It’s easy enough to grasp what’s good or bad for us, but how are we to actually put better eating habits to work? There are a few suggestions you may want to try if you’ve always wanted to eat better but weren’t sure how to make it happen…
How do you get the family to skip candy, cookies, and cake to instead munch on kale? Follow a process to gradually wean yourself of these unhealthy foods and replace them with healthier alternatives. It is important to always replace bad food with healthy food that you enjoy. For example, eat fruits as snacks, drink water instead of soda, eat whole grain bread instead of white bread, add steamed greens to dinner, focus on poultry and seafood while limiting intake of red meats, make homemade pizza instead of ordering, and snack on nuts like unsalted peanuts or raw almonds instead of potato chips. Berries can offer a sweet substitute to satisfy sweet cravings instead of sugar-loaded chocolate candy.
Regardless of how it is achieved, fruits and vegetables need to make up half of what is eaten daily, according to the U.S. Department of Agriculture. You don’t have to become a vegetarian to eat better, but you’ll end up healthier the more you transition away from sugary foods and starches to dishes that grow out of the ground instead of coming in a can. With these healthy eating guidelines, you can reduce your risk of enamel erosion and cavities to keep your smile looking healthier, plus you may just live longer too.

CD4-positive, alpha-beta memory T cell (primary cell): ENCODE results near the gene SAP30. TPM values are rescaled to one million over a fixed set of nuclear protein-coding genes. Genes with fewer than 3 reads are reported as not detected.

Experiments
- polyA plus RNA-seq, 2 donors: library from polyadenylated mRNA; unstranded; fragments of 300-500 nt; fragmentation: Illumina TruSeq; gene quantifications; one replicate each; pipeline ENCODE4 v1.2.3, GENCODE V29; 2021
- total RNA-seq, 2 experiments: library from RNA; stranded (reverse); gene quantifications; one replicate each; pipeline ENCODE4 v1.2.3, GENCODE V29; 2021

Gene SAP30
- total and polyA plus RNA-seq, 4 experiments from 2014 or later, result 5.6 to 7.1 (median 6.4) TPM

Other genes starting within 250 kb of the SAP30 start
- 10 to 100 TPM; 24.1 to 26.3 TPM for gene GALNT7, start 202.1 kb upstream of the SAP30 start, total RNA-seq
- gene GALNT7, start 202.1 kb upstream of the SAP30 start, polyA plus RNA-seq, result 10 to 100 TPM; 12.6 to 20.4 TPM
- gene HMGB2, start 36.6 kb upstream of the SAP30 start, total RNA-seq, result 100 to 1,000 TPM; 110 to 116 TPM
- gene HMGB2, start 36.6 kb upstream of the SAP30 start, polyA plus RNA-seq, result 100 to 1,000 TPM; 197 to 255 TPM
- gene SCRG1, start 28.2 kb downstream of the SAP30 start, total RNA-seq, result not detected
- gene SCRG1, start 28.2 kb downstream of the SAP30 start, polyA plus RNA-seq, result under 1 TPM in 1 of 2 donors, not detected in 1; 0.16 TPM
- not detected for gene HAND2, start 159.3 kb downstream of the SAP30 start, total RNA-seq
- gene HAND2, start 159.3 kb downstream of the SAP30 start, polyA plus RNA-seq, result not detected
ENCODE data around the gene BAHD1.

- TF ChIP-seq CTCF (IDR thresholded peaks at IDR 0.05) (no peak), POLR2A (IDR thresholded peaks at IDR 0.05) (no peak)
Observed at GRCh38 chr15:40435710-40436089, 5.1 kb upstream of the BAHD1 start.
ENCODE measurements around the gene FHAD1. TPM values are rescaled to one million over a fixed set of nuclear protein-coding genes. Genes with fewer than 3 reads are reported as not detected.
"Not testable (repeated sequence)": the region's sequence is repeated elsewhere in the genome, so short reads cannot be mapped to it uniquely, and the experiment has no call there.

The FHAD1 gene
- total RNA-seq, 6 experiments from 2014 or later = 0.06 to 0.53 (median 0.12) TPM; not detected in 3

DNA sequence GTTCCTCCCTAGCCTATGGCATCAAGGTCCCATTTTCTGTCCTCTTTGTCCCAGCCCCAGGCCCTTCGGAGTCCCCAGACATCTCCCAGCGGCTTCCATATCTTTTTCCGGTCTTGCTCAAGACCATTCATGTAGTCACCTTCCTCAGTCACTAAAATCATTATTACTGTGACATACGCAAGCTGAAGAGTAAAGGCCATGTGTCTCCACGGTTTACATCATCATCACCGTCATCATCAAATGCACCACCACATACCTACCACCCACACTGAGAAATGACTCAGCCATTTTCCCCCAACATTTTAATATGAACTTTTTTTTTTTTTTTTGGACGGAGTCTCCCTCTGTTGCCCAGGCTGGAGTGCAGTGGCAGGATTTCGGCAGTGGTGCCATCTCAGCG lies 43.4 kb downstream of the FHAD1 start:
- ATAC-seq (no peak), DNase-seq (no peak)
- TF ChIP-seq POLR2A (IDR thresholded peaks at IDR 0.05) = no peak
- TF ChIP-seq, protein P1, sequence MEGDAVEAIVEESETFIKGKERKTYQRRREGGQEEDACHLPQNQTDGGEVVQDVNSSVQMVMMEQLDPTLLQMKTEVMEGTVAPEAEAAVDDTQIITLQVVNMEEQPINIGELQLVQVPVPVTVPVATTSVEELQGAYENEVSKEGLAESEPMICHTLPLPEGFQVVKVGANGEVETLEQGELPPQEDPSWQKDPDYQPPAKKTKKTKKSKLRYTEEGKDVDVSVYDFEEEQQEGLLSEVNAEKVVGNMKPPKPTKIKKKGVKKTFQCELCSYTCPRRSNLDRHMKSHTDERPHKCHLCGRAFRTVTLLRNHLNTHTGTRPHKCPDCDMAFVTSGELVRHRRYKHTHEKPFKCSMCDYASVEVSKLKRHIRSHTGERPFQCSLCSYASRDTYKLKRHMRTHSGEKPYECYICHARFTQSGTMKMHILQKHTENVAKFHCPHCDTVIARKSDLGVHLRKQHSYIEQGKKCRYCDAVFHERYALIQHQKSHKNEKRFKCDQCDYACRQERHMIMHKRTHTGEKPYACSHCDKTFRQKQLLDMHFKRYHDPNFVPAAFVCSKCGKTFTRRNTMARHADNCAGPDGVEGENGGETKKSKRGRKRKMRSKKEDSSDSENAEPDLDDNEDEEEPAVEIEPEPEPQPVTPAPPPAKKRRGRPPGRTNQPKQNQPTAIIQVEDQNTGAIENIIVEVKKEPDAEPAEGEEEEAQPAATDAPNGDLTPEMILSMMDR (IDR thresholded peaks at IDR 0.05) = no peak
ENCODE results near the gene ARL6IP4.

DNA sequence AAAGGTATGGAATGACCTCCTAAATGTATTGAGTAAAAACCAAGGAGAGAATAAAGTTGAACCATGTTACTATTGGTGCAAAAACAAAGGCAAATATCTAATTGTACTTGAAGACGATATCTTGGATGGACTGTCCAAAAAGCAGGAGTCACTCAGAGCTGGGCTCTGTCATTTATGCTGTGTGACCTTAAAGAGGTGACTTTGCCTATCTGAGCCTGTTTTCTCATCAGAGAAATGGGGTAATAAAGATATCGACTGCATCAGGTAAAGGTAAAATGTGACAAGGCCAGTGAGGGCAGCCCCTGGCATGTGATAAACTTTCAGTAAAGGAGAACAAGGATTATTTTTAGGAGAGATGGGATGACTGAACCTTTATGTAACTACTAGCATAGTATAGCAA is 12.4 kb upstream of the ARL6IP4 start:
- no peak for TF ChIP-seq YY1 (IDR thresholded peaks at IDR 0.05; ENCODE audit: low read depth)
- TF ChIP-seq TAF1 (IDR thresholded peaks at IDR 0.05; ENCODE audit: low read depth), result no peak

Our seniors are precious and need special consideration to remain healthy. Dr. Tedford works to provide affordable senior dental services like dentures, implants, bridges and more to the Ooltewah, Chattanooga, Collegedale, and Cleveland, TN communities. In fact, we have a dedicated page on this website to specifically address senior citizen dental care needs.